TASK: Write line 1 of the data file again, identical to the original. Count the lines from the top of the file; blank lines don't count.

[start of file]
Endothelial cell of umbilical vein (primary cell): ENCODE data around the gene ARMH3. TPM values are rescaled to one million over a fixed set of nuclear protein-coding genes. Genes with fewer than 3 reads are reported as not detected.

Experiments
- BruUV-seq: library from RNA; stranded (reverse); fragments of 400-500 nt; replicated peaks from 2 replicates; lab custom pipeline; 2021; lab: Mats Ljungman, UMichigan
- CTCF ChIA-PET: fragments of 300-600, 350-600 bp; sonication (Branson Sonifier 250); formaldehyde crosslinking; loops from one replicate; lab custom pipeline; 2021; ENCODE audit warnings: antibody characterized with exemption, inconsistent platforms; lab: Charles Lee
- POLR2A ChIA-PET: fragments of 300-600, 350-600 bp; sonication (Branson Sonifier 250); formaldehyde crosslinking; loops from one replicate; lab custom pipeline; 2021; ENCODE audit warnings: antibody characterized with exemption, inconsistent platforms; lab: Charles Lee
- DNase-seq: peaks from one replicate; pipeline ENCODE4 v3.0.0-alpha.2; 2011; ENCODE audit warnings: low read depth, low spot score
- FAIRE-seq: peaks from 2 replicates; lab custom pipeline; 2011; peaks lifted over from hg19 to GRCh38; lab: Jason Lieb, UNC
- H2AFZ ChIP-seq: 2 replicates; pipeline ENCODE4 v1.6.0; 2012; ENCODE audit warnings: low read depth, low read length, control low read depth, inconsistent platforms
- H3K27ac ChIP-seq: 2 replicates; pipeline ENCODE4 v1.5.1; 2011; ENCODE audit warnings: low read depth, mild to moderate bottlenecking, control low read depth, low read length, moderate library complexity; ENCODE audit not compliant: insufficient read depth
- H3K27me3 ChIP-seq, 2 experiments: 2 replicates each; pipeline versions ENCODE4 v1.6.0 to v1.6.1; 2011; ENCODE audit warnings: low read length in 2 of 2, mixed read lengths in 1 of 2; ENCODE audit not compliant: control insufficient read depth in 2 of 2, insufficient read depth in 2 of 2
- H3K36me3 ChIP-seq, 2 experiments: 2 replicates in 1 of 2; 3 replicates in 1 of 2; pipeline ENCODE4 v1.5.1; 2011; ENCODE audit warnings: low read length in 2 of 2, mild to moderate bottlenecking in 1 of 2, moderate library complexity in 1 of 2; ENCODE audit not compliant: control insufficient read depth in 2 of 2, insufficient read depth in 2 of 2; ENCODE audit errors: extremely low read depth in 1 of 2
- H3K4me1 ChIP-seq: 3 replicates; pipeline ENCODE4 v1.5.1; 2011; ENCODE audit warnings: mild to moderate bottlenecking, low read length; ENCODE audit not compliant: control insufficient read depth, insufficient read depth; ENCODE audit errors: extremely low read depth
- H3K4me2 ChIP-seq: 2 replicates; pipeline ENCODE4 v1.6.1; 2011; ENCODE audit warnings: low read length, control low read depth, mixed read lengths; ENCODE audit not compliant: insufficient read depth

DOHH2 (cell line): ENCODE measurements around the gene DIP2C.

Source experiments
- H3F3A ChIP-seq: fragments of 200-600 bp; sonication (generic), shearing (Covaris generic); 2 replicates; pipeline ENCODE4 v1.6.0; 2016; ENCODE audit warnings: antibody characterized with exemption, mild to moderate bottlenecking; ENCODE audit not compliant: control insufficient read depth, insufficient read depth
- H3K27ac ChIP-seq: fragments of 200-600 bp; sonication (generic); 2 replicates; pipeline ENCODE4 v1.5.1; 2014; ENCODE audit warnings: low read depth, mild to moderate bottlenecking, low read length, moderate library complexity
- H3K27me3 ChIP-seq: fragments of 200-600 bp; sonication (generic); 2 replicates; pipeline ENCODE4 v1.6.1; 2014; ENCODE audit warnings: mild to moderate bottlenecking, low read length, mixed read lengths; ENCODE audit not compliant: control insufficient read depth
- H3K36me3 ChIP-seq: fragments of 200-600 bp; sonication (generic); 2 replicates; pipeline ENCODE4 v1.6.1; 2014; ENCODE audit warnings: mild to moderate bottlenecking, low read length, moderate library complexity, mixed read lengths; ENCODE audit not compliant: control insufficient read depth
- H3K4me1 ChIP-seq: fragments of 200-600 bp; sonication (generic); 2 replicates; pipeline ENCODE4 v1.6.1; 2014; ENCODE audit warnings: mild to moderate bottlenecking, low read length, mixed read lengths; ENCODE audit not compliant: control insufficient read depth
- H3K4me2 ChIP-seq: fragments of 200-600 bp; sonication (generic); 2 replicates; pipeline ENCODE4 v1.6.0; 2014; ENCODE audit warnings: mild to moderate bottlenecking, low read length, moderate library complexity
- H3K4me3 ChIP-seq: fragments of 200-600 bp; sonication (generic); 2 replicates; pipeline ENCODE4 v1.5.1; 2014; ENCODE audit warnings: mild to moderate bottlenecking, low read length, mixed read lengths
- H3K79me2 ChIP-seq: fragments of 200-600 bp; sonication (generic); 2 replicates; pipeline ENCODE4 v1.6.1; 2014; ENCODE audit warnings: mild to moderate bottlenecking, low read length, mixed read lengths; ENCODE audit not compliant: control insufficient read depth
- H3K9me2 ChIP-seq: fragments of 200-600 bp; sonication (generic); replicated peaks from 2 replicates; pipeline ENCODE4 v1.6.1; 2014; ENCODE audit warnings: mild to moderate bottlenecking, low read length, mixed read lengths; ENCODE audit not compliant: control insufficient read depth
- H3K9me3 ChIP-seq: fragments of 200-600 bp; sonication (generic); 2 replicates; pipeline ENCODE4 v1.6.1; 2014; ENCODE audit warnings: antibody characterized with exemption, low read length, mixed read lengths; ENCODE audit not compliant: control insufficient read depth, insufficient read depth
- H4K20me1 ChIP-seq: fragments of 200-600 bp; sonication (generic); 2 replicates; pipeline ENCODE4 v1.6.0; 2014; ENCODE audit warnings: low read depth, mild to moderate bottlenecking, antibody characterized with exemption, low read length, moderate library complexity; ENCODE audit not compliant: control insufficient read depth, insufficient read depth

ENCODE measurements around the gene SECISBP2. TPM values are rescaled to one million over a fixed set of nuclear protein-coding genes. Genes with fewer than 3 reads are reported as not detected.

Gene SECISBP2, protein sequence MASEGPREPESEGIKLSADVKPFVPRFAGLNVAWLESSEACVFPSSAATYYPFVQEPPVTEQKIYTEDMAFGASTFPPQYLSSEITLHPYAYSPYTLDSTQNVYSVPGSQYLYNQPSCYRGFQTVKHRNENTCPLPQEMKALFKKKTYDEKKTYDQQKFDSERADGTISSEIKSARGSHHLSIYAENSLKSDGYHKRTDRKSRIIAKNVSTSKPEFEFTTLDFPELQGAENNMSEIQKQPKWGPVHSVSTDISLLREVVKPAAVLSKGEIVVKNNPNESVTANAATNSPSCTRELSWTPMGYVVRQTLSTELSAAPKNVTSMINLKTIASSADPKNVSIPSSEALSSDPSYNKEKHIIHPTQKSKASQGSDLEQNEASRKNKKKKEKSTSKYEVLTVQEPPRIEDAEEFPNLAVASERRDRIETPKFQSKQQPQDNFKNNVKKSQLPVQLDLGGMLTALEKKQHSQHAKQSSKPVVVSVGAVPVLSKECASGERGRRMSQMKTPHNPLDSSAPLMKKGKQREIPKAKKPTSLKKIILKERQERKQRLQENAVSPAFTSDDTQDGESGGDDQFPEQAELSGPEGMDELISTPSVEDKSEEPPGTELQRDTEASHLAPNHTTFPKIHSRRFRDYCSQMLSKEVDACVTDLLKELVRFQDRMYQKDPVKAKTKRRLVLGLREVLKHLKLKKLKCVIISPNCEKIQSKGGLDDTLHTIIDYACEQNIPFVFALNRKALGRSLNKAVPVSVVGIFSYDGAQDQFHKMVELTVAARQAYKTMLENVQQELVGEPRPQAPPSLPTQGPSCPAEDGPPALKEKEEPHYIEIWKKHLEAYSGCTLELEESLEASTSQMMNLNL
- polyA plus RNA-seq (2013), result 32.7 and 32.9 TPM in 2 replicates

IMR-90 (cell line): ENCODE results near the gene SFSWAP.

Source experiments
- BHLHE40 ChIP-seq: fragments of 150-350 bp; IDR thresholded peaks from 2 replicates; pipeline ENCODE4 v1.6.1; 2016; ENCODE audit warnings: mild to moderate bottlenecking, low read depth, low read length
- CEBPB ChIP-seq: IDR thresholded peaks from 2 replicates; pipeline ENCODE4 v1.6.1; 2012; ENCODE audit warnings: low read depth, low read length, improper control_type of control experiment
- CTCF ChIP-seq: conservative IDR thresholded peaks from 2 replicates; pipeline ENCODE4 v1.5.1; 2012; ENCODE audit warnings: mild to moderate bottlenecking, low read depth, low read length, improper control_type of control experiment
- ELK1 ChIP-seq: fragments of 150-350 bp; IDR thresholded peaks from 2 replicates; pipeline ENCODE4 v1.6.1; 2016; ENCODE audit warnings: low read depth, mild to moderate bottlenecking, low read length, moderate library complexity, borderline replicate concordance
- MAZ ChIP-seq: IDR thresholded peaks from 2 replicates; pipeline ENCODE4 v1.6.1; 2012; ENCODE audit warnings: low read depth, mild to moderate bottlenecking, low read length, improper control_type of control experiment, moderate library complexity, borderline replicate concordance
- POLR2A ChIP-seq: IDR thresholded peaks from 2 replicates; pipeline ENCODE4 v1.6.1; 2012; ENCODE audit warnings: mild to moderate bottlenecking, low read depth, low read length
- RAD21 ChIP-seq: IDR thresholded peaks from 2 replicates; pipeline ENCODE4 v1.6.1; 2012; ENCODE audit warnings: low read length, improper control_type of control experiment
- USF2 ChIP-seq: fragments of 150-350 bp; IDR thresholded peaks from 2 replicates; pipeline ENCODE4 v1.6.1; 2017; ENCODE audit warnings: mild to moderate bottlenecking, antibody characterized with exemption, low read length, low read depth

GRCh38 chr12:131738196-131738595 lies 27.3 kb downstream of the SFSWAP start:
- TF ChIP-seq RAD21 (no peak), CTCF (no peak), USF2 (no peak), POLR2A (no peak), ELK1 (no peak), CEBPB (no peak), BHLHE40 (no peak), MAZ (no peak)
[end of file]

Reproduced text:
Endothelial cell of umbilical vein (primary cell): ENCODE data around the gene ARMH3. TPM values are rescaled to one million over a fixed set of nuclear protein-coding genes. Genes with fewer than 3 reads are reported as not detected.